Archives for posts with tag: trees

Some “tree huggers” may view paper art (here and here and here) as a gratuitous use of precious paper. But Spanish paper artist Malena Valcárcel may just have found a way to please art lovers and environmentalists alike. Valcárcel “upcycles” discarded or recycled books into quite beautiful sculptures. She is astoundingly self-taught, and her work is intricate and delicate in a way that serves the fine print of her chosen medium (printed matter) really well. She even utilizes lighting in some of her pieces, which adds an entirely new magical dimension. In her own words, “My main inspirations come from nature and everyday life, and I often return to certain ideas again and again. Flowers, trees, butterflies, houses, clouds … without forgetting the sea, really fascinate me. Turning books into sculptures, cutting and shaping paper into different shapes or abstract forms never ceases to amaze me, and when the work is finished, just contemplating it brings a smile to my face. Making things has always been incredibly important to me and it is often an amazing release to get it out of my system. It’s a joy to hunt for things for my work…the lost, found and forgotten all have places in what I make. Most of my pieces use recycled materials, not only as an ethical statement, but I believe they add more authenticity and charm.” Charming, indeed.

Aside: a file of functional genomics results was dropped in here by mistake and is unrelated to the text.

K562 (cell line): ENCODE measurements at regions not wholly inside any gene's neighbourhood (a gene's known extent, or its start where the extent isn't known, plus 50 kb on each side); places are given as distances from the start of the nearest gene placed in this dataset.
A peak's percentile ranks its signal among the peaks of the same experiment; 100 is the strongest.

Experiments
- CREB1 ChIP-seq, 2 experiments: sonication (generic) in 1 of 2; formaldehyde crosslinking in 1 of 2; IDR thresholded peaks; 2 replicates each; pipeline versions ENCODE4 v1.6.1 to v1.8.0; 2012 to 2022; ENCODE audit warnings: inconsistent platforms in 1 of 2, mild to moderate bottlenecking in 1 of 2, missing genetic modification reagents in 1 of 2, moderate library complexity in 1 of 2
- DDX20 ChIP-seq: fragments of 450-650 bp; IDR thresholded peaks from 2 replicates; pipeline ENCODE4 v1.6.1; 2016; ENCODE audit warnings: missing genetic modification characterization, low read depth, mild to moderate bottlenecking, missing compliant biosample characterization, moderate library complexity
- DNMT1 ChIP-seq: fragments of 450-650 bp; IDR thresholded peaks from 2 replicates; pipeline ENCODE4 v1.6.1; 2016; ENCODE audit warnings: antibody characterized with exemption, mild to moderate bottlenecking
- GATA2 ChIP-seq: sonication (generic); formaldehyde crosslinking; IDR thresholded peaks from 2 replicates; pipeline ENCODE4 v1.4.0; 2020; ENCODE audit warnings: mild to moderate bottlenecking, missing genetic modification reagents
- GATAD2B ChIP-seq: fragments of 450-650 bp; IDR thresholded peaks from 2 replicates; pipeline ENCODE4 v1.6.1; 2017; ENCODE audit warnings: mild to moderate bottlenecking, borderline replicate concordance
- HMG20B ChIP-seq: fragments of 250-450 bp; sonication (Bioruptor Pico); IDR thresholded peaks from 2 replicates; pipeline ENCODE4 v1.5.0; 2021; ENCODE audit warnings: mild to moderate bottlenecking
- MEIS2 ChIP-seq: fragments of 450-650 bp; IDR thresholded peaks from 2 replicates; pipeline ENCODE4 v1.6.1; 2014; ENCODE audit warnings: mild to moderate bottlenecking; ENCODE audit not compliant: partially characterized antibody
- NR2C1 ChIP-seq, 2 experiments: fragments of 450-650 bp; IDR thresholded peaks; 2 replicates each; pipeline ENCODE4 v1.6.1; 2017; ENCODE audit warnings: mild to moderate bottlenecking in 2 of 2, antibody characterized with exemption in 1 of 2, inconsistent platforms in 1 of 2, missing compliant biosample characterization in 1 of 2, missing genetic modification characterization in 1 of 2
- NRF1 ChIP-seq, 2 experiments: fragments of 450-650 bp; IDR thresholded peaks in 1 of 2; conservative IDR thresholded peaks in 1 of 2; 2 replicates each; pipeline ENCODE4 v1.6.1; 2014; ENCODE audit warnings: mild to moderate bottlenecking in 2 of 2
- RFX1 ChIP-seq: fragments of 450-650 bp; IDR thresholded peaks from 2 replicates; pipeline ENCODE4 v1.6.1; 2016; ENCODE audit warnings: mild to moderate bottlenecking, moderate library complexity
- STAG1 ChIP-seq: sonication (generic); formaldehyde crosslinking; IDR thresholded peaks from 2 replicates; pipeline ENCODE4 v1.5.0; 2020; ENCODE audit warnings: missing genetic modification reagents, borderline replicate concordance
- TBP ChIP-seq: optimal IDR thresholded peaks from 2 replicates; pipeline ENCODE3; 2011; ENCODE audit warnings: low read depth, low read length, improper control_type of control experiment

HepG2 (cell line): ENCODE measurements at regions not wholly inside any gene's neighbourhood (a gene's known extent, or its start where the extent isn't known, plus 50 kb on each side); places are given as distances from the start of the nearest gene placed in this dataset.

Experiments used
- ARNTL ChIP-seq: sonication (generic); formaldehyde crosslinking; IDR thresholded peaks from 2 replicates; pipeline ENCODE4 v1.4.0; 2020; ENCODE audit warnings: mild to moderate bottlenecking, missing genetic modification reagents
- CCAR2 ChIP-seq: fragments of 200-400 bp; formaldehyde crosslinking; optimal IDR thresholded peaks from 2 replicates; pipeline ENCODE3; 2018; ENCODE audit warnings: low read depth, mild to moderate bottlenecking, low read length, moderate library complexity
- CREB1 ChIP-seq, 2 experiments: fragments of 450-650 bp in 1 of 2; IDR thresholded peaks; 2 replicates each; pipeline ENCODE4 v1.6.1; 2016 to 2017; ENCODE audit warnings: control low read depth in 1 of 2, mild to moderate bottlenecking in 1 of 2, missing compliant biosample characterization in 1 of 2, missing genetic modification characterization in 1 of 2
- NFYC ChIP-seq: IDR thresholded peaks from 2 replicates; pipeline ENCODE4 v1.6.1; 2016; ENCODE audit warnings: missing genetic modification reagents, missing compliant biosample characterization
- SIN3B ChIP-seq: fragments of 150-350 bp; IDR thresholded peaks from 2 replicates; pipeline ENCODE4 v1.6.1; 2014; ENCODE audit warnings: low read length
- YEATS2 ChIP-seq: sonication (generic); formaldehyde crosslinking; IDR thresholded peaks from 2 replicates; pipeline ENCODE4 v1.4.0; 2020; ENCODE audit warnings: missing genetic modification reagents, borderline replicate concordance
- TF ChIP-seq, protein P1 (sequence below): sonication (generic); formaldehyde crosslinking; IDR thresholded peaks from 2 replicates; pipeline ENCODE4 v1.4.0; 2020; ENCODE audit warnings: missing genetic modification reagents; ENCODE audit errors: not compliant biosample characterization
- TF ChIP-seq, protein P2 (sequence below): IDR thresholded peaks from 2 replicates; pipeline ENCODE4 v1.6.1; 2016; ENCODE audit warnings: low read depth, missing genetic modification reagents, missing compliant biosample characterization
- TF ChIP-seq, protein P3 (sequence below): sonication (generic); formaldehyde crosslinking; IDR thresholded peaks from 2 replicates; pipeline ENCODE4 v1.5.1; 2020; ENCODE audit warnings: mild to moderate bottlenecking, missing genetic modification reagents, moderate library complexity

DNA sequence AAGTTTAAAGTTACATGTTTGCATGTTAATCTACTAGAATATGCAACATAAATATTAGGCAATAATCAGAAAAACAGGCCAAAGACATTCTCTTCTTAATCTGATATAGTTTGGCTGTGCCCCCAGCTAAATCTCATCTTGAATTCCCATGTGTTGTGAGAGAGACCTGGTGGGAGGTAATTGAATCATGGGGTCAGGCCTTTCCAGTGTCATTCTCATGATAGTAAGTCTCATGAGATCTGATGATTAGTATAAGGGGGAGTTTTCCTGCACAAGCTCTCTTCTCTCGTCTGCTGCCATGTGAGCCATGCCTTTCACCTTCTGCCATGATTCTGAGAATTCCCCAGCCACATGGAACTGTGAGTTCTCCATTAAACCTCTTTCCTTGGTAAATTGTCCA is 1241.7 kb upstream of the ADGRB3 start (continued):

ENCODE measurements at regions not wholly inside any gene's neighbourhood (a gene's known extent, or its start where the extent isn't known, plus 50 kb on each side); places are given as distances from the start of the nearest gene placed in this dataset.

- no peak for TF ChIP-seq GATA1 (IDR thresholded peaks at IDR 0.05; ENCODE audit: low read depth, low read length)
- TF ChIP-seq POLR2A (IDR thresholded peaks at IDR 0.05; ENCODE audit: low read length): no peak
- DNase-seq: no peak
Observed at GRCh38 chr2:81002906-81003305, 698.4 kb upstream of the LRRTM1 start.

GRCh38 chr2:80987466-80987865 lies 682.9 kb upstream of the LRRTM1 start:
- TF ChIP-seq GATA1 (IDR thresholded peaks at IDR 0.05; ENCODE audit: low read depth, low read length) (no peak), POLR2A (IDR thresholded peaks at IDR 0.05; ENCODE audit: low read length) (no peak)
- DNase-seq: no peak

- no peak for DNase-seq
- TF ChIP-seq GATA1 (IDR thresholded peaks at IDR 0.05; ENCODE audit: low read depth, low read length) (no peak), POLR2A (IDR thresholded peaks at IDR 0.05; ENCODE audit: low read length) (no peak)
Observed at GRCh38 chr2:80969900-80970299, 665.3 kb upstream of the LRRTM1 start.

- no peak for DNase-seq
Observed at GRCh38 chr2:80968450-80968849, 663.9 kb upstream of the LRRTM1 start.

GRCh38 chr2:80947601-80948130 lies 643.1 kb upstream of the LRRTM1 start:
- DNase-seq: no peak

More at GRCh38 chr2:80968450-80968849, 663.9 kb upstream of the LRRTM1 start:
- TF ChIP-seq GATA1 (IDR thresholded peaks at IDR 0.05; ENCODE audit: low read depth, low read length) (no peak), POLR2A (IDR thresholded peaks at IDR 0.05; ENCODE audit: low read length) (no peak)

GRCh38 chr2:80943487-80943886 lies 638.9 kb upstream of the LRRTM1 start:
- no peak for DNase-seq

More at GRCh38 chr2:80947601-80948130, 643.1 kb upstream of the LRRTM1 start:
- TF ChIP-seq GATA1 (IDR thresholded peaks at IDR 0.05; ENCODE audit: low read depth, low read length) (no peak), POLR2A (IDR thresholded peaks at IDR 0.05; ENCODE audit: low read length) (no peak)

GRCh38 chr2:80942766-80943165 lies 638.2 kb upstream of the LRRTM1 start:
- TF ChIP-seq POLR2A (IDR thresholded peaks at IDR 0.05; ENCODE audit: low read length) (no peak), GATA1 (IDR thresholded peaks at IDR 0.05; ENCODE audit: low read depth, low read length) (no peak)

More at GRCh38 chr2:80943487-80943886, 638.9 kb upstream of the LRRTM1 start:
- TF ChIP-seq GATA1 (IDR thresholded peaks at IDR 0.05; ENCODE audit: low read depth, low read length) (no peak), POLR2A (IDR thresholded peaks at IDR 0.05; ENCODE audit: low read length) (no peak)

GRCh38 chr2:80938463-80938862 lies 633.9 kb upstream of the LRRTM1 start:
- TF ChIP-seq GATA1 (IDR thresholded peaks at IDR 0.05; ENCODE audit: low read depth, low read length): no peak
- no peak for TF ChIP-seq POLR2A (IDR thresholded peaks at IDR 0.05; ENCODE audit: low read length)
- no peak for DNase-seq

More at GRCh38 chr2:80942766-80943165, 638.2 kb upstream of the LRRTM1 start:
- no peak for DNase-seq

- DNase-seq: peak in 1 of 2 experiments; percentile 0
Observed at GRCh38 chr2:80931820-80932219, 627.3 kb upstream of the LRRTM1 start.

Via Behance and Etsy

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We find the manipulation of wood just fascinating. In the right hands, the possibilities are endless. In its natural state as trees, wood can obviously be quite beautiful. But the notion that an artist can create objects that harken back to their natural state, even after having served a function, is really quite something. The extraordinary work of Paris-based French-Argentinean artist and designer Pablo Reinoso speaks to this very idea: “For the series entitled Spaghetti Bench, Pablo Reinoso used public benches, which are anonymously designed and travel across cultures with an out-of-time, old-fashioned quality, as a starting point for his reflections. Started in 2006, these new creations have multiplied and found homes in very diverse places. In line with his work on Thonet’s chairs, the artist explores once again the seat as object. Yet this time it is no longer the object but matter that frees itself from its function and pursues its fate of wood, tree, plant. Reinoso stages benches that, after having accomplished their task as furniture, revert into growing, climbing branches. This freedom is expressed in a movement that embraces architecture, wandering through places, exploring their nooks and crannies, and giving free rein to its whims.” The fluidity of his work, juxtaposed with the perceived functionality of the traditional park bench, makes for some thought-provoking art. Each seems to tell a story. We are particularly taken with the Romeo and Juliette bench that climbs a balcony overhead. Incredible.

Via pabloreinoso.com

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You know Brazilian painter/sculptor Henrique Oliveira’s work when you see it… wood-themed installations of twisted roots and large masses that seem to envelop the space in which they are situated. Oliveira started his career as a painter, but his work soon shifted to these site-specific installations crafted from weathered wood. These photos probably don’t even do his work justice.

Via henriqueoliveira.com

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